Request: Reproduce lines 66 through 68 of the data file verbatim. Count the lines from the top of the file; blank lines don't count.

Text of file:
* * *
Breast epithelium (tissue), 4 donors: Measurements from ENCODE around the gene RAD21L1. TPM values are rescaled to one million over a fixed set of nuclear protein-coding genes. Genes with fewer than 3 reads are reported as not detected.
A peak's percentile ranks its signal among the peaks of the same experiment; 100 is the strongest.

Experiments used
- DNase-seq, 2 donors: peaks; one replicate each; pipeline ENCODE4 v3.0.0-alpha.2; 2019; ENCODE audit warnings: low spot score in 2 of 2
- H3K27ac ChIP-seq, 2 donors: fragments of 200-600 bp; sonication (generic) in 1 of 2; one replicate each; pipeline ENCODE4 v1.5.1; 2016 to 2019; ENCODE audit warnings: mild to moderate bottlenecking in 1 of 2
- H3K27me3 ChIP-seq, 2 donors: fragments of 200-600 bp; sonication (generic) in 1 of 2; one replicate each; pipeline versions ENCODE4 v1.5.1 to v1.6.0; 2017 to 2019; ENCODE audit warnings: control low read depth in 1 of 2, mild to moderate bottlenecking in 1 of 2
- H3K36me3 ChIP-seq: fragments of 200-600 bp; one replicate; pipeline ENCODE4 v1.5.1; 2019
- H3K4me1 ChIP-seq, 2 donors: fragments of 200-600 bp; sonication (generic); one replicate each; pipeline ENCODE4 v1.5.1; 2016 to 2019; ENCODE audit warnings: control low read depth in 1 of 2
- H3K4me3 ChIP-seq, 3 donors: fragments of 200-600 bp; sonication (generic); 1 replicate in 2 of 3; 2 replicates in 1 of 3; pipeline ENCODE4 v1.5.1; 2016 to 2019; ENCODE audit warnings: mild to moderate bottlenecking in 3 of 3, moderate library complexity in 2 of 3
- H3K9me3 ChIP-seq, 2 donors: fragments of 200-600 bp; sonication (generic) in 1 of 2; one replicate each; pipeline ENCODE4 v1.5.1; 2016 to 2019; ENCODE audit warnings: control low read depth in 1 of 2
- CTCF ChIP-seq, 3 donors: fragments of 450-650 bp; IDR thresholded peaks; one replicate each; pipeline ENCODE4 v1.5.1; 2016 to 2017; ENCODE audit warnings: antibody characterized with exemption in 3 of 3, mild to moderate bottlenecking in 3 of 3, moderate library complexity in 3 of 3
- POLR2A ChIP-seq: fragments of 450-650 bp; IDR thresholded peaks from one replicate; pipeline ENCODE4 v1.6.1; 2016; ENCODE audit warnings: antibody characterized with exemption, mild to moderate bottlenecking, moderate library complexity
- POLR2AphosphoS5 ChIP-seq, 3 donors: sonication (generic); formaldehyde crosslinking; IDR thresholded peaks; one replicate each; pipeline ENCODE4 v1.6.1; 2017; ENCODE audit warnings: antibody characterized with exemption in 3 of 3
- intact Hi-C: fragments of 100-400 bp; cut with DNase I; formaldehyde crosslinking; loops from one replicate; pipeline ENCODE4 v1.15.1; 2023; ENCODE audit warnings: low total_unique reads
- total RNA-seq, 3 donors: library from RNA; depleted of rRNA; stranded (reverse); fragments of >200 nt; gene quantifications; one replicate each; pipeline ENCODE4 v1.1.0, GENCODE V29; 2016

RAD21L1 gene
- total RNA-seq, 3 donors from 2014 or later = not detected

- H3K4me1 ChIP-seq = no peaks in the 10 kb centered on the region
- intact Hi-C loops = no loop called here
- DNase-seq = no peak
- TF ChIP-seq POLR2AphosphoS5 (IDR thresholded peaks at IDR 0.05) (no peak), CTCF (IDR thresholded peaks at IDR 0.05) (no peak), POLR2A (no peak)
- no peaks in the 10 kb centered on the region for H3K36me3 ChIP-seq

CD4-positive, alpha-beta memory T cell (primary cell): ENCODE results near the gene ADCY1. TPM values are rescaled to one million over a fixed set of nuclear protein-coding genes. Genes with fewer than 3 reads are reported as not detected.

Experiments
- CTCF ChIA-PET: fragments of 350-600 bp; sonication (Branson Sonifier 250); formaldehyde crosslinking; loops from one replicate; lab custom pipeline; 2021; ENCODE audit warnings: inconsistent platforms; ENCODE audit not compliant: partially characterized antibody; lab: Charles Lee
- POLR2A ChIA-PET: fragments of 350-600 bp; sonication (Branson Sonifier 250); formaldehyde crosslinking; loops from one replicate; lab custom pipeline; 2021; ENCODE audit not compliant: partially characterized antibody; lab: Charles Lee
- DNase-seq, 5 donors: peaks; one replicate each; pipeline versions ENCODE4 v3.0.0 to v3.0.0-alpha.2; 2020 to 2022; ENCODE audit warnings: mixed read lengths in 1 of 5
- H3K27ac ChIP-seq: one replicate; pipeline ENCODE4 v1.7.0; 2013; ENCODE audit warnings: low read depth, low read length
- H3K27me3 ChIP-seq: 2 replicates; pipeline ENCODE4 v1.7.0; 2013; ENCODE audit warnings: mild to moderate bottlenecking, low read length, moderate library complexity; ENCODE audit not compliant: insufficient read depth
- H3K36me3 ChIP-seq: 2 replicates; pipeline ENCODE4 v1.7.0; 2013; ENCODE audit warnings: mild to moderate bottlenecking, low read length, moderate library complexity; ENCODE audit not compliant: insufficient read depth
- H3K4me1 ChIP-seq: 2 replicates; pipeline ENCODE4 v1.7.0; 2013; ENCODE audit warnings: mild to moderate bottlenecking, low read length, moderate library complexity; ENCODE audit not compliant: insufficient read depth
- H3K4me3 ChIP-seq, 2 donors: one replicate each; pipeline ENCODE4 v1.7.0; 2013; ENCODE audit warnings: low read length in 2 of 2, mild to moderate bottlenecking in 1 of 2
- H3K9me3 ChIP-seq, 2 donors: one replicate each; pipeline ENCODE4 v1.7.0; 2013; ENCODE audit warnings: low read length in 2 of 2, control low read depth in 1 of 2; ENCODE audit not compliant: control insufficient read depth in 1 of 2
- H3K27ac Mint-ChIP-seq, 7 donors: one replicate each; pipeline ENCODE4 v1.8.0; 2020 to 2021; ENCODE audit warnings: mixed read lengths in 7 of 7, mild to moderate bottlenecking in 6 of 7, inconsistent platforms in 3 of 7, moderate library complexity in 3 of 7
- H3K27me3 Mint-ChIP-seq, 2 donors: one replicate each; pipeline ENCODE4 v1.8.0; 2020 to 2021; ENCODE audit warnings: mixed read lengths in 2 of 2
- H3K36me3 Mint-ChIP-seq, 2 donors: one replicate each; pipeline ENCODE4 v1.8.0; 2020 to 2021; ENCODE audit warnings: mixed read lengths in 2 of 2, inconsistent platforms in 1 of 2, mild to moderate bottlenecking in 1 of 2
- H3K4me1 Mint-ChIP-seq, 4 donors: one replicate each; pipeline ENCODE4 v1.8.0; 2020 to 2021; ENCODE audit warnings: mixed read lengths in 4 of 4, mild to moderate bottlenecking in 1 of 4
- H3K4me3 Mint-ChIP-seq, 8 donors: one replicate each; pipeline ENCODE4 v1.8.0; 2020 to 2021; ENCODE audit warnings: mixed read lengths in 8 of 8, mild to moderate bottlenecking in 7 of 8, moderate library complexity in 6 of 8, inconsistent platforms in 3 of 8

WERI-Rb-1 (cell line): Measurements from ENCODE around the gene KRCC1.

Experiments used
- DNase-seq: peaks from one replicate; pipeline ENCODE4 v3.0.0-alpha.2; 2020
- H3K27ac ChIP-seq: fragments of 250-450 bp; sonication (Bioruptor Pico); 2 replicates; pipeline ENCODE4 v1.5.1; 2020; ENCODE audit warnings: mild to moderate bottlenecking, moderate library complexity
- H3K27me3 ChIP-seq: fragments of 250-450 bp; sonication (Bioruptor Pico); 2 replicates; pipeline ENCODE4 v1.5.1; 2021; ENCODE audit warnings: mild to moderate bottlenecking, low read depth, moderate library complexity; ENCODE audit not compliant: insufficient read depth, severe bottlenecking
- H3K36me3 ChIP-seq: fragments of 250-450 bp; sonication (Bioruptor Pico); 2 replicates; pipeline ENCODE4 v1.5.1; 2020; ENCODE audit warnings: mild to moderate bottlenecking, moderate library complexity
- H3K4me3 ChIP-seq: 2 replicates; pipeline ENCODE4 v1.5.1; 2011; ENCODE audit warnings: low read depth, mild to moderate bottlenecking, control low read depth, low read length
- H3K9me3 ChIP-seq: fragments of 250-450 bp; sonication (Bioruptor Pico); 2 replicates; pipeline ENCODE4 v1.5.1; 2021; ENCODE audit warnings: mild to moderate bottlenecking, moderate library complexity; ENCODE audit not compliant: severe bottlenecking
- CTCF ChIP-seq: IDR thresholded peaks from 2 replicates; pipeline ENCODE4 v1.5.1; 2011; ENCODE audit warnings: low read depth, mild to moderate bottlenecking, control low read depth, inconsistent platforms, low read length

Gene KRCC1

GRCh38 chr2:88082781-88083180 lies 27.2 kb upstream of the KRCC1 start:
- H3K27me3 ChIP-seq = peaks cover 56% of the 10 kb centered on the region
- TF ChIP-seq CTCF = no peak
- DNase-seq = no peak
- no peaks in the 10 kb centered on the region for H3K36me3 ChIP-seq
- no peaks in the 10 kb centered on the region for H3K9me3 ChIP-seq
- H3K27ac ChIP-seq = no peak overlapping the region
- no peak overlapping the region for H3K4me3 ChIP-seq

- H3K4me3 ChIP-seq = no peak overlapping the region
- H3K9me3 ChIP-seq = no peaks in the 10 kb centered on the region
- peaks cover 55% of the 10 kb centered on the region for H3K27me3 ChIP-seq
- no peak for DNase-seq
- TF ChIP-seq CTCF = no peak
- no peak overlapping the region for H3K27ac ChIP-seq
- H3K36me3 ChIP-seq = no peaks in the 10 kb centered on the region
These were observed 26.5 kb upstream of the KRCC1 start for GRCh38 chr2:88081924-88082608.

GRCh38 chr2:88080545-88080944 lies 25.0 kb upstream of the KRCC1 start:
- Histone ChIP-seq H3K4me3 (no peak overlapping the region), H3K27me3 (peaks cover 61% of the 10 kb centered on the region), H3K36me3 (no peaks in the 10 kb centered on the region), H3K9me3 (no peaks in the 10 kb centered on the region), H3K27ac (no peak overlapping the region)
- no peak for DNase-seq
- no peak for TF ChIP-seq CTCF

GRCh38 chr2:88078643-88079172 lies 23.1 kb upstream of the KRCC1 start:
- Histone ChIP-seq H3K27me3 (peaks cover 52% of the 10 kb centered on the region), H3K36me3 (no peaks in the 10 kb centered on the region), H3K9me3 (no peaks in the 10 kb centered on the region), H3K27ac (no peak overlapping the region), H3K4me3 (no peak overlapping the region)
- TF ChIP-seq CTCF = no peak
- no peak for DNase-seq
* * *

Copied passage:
- Histone ChIP-seq H3K4me3 (no peak overlapping the region), H3K27me3 (peaks cover 61% of the 10 kb centered on the region), H3K36me3 (no peaks in the 10 kb centered on the region), H3K9me3 (no peaks in the 10 kb centered on the region), H3K27ac (no peak overlapping the region)
- no peak for DNase-seq
- no peak for TF ChIP-seq CTCF